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  • 1 Semmelweis Egyetem, Általános Orvostudományi Kar, Neurológiai Klinika, Budapest, Balassa J. u. 6., 1083
  • | 2 Semmelweis Egyetem, Szentágothai János Idegtudományi Doktori Iskola, Budapest
  • | 3 Semmelweis Egyetem, Általános Orvostudományi Kar, Orvosi Képalkotó Klinika, Neuroradiológia Tanszék, Budapest
  • | 4 Semmelweis Egyetem, Általános Orvostudományi Kar, Orvosi Képalkotó Klinika, Radiológia Tanszék, Budapest
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Összefoglaló. A klasszikus esetben ortosztatikus fejfájást okozó, spontán intracranialis hypotensiót az esetek túlnyomó többségében a gerinccsatornában, annak nyaki-háti átmenetében, illetve a háti szakaszán található liquorszivárgás okozza. Meglévő kötőszöveti betegség, degeneratív gerincbetegségek, illetve kisebb traumák szerepet játszhatnak a szivárgás kialakulásában. Az ortosztatikus fejfájás létrejöttében szerepet játszhat a meningealis szerkezetek, érzőidegek és hídvénák vongálódása. A klasszikus pozicionális, ortosztatikus fejfájásban szenvedő betegek körében gondolni kell a spontán intracranialis hypotensio lehetőségére, és az agykoponya, illetve a gerinc kontrasztanyaggal végzett mágneses rezonanciás vizsgálata (MRI) javasolt. A kontrasztanyaggal végzett koponya-MRI-vel klasszikus esetben diffúz, nem nodularis, intenzív, vaskos pachymeningealis kontrasztanyag-halmozás, kitágult vénássinus-rendszer, subduralis effusiók és az agytörzs caudalis diszlokációja („slumping”) látható. Fontos azonban szem előtt tartani, hogy az esetek 20%-ában ezen eltérések nem detektálhatók. Jó minőségű, randomizált, kontrollált vizsgálatok nem történtek, a kezelés hagyományokon alapul. Kezdetben általában konzervatív terápiát alkalmaznak (ágynyugalom, koffein- és folyadékbevitel), ennek hatástalansága esetén epiduralis sajátvér-injekció, epiduralis fibrinragasztó-injektálás, illetve sebészi terápia jöhet szóba. Orv Hetil. 2021; 162(7): 246–251.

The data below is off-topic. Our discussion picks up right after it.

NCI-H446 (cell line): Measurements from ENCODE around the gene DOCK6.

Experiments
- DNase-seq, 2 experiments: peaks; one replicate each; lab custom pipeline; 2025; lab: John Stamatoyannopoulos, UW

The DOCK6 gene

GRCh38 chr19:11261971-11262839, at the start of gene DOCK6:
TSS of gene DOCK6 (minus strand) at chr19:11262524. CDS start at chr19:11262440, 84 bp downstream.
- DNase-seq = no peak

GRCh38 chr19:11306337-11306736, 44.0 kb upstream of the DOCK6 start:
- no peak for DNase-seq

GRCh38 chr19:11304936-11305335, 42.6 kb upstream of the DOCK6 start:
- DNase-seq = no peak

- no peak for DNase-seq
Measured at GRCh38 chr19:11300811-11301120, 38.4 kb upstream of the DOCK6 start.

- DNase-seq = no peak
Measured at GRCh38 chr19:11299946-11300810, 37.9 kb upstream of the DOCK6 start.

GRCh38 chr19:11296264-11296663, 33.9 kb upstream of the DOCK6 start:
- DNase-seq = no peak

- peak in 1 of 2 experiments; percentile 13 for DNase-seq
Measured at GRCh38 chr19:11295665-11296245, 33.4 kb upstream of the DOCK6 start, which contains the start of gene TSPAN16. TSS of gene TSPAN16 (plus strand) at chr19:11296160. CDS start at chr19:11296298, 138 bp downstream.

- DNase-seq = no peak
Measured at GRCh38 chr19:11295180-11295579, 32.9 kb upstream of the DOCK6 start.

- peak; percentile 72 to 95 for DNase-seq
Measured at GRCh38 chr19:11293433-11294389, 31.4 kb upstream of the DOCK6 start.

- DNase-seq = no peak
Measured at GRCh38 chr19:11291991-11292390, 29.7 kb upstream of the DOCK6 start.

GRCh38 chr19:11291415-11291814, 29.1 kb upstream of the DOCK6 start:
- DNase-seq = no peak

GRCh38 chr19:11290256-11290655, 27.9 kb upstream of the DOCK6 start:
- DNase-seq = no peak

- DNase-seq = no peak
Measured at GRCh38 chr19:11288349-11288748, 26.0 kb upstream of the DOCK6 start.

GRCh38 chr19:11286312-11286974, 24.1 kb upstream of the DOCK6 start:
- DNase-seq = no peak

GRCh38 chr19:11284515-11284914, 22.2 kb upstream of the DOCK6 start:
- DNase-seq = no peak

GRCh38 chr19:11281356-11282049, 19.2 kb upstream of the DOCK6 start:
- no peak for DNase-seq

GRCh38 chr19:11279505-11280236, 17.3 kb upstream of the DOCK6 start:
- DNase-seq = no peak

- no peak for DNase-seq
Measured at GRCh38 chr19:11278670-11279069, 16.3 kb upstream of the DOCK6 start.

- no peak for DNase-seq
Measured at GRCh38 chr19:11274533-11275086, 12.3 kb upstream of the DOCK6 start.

Summary. Spontaneous intracranial hypotension, the classic feature of which is orthostatic headache, is most commonly caused by a cerebrospinal fluid leakage at the level of the spinal canal, in most cases at the thoracic level or cervicothoracic junction. Underlying connective tissue disorders, minor trauma, degenerative spinal diseases may play a role in the development of cerebrospinal fluid leaks. Traction on pain-sensitive intracranial and meningeal structures, particularly sensory nerves and bridging veins, may play a role in the development of orthostatic headache. In the case of patients with classic orthostatic headache, the possibility of spontaneous intracranial hypotension should be considered, and if suspected, brain magnetic resonance imaging (MRI) with gadolinium and additional spine MRI are recommended. Diffuse, non-nodular, intense, thick dural enhancement, subdural effusions, engorgement of cerebral venous sinuses, sagging of the brain are typical features on brain MRI, which, however, remain normal in up to 20 percent of patients with spontaneous intracranial hypotension. Unfortunately, no randomized clinical trials have evaluated the effectiveness of the various treatment strategies and no definitive treatment protocols have been established. In clinical practice, the first-line treatment of spontaneous intracranial hypotension is conservative (bed rest, caffeine and fluid intake). If conservative therapy is not effective, epidural blood patch, epidural fibrin glue, or surgical repair should be considered. Orv Hetil. 2021; 162(7): 246–251.

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